Cured beef

Cured beef

Beef tapa

7000 Islands
Jana Liebenstein

A true Filipino can eat meat at any time of the day and relishes it equally for breakfast and dinner. Beef tapa is the Filipino take on jerky, but much more moist — slabs of marinated meat are semi-dried, then pan-fried until crisp and caramelised on the edges. Skirt steak is the best match for flavour and texture. Just pound to flatten it out — a light hand ensures a juicy finish. For breakfast favourite tapsilog, top off the tapa with sinangag and fried egg.


Quantity Ingredient
800g beef skirt steak, trimmed
125ml soy sauce
80ml rice wine vinegar
75g soft brown sugar
1 garlic bulb, cloves smashed
2 tablespoons vegetable oil
Garlic fried rice, to serve
spring onion slices and fried eggs, (optional), to serve


  1. Freeze the beef flat until partially frozen (about 2 hours) — this will make it easier to slice thinly. Remove from the freezer and place on a clean work surface. Using a large sharp knife, cut horizontally into 4 mm slices; don’t worry if they are not completely even. Place the beef between sheets of plastic wrap and, using a meat mallet or rolling pin, gently pound so that they are even (they don’t need to be thinned). Cut each slice into 2–3 strips following the grain, then in half widthwise.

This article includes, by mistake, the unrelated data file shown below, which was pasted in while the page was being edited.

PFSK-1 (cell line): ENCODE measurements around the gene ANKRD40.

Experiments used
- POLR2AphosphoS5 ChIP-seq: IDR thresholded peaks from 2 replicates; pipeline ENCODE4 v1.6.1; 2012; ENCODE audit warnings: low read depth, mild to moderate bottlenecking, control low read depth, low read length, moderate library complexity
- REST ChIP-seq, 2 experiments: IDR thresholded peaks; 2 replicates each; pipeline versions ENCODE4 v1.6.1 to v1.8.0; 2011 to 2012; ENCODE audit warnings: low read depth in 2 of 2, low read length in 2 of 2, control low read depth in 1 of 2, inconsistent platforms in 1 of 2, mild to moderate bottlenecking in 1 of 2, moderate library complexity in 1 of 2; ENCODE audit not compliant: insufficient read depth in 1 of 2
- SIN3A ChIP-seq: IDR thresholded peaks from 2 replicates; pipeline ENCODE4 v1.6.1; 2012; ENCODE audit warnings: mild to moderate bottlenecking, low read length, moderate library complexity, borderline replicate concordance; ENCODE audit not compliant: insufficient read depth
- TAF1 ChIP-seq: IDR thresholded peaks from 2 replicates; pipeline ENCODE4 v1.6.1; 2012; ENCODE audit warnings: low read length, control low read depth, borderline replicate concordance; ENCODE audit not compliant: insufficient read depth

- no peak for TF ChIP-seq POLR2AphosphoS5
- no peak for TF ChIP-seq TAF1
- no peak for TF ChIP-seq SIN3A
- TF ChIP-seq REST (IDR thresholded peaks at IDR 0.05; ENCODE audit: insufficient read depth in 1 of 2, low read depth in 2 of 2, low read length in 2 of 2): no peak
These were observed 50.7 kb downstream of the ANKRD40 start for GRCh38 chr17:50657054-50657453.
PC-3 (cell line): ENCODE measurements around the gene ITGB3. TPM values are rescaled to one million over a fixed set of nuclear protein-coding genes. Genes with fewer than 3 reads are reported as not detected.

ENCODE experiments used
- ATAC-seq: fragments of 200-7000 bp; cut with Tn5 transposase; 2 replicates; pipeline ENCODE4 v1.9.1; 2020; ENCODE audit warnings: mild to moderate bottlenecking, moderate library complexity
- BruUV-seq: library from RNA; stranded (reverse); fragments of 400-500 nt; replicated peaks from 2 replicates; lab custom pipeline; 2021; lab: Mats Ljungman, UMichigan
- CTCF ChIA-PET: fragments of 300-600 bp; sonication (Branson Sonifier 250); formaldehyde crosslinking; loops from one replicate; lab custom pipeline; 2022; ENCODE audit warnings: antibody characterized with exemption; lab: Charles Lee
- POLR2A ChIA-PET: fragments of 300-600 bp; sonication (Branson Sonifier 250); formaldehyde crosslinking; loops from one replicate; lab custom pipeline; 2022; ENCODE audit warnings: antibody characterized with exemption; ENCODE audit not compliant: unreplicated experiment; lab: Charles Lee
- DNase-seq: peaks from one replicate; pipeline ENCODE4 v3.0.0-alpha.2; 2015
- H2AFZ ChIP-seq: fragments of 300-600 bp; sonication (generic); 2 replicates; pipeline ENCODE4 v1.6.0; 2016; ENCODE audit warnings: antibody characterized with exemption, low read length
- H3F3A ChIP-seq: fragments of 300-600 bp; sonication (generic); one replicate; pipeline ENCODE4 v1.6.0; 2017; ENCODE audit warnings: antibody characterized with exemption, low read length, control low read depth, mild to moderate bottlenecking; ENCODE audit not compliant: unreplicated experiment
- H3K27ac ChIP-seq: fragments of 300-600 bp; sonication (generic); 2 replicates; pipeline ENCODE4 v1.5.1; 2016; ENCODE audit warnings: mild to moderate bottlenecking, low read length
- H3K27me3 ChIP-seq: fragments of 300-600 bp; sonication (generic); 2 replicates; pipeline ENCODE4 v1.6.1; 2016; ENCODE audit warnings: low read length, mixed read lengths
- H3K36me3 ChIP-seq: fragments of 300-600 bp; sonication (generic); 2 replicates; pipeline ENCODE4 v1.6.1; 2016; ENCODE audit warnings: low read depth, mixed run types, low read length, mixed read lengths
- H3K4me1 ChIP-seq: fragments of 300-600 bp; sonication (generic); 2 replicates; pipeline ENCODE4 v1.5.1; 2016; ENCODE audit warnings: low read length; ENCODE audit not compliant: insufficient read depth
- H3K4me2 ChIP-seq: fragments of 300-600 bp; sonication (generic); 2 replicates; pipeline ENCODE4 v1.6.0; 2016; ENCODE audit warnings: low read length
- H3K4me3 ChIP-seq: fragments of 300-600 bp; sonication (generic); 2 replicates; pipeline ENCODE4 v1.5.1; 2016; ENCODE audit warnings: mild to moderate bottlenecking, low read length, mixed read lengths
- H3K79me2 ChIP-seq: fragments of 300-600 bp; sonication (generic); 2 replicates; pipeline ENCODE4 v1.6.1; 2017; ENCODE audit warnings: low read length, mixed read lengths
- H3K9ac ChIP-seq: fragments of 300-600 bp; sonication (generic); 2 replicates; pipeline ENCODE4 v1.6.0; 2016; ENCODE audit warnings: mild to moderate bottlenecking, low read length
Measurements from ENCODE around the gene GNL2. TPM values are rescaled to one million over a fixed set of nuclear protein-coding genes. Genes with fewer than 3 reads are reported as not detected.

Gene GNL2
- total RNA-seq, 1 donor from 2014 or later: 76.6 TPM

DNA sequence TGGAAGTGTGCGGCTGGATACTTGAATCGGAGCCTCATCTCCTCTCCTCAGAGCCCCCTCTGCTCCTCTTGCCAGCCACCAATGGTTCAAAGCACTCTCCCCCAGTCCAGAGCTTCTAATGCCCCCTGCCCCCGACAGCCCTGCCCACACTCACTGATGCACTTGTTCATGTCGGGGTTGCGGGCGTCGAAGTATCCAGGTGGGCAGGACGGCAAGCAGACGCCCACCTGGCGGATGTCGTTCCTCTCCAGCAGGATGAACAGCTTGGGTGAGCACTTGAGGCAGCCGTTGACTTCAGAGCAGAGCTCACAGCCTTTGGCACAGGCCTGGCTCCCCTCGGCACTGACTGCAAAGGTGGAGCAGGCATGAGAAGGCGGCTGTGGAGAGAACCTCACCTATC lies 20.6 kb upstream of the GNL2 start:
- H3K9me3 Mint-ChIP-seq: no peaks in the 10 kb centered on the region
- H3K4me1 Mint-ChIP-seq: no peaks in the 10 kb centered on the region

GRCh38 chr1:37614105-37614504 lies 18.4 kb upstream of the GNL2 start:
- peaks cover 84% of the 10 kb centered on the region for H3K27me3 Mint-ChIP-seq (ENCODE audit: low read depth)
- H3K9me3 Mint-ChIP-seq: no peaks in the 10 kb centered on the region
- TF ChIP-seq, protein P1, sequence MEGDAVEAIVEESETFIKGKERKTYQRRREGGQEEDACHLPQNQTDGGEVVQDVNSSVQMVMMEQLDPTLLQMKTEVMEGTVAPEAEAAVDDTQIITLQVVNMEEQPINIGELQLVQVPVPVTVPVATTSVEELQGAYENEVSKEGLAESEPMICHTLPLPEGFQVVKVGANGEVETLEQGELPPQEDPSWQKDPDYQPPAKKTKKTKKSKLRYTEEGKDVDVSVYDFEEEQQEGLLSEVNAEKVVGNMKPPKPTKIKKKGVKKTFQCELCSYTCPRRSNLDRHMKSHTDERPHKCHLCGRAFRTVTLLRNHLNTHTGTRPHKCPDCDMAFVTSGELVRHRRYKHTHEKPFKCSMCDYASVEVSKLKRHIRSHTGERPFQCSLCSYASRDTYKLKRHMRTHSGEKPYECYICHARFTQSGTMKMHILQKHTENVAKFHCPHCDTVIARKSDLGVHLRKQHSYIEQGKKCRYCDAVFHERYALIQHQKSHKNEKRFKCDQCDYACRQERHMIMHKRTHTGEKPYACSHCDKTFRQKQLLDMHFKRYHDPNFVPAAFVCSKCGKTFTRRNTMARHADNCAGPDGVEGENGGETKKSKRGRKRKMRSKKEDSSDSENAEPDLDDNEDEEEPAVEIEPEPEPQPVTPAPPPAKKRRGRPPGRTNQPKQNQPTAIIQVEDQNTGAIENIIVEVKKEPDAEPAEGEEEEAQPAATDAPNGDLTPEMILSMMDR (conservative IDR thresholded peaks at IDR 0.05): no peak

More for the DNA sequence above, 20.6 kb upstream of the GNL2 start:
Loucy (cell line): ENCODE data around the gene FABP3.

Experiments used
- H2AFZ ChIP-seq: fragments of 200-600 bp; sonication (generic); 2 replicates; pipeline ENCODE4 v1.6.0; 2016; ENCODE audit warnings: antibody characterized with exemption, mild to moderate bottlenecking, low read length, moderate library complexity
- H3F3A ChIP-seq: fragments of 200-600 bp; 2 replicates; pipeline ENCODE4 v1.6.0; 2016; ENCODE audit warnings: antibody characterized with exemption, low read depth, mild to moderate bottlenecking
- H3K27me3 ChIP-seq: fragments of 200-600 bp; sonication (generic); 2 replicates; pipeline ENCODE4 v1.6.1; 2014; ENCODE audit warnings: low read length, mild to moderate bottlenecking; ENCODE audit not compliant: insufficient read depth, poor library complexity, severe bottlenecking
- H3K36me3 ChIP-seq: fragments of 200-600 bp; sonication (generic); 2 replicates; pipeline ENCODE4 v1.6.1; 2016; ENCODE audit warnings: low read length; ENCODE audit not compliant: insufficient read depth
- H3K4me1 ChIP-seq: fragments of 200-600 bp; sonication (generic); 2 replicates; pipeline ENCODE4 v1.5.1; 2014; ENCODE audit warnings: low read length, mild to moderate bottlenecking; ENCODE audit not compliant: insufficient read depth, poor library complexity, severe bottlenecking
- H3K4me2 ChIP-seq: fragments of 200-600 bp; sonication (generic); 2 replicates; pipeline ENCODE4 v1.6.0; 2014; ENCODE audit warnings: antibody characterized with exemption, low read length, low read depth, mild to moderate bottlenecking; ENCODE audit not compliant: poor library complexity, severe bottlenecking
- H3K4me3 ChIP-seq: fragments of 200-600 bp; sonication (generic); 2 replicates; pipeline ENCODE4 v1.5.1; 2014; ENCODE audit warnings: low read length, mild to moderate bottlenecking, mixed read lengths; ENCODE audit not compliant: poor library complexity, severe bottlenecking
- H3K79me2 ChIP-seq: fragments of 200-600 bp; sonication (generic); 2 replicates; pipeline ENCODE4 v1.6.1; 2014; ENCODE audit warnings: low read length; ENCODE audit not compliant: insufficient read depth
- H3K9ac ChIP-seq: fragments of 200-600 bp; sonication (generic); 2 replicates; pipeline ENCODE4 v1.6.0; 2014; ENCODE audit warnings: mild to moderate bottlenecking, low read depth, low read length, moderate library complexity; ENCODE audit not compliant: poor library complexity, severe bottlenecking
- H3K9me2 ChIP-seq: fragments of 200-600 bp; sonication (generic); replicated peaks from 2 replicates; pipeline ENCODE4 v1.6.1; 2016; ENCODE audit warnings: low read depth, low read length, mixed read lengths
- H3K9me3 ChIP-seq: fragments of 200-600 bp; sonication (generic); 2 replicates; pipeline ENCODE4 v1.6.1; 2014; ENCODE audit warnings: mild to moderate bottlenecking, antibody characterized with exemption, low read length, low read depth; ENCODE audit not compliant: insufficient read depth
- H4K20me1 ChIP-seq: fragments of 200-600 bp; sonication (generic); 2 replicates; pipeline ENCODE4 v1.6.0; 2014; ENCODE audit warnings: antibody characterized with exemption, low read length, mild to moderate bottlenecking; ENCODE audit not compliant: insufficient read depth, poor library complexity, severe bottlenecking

2. Place the soy sauce, vinegar, sugar and garlic in a large bowl and stir until the sugar dissolves. Add the beef and turn well to coat, then transfer the mixture to a large zip-lock bag. Give the mixture a good shake and rub with your hands, then place the bag flat on a plate to ensure the beef marinates evenly. Refrigerate for at least 6 hours or overnight.
  3. To dry the beef, hold the oven door ajar with a wooden spoon and preheat to 100ºC. Line a baking tray with baking paper and place a wire rack on top. Remove the beef from the marinade, discarding the marinade, and place directly on the rack — you want to retain as much flavour as possible so don’t overly drain beef, the pan will catch the drips. Place in the oven and cook the beef for 1–11⁄2 hours, turning the beef every 30 minutes until the beef is dry but still slightly moist in the centre.
  4. Heat 1 tablespoon of the vegetable oil in a frying pan over medium heat. Cook half of the beef tapa for 1–2 minutes on each side, or until slightly crisp and caramelised. Repeat with the remaining oil and tapa. Serve with sinangag, spring onion and fried eggs, if using.
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